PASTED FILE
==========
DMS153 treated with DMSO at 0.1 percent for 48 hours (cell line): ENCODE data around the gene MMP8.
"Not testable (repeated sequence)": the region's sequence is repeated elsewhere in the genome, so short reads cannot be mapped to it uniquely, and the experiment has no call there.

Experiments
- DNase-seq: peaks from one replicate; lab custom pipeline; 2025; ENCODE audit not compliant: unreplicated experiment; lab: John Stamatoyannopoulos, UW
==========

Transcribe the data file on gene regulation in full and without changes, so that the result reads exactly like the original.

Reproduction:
DMS153 treated with DMSO at 0.1 percent for 48 hours (cell line): ENCODE data around the gene MMP8.
"Not testable (repeated sequence)": the region's sequence is repeated elsewhere in the genome, so short reads cannot be mapped to it uniquely, and the experiment has no call there.

Experiments
- DNase-seq: peaks from one replicate; lab custom pipeline; 2025; ENCODE audit not compliant: unreplicated experiment; lab: John Stamatoyannopoulos, UW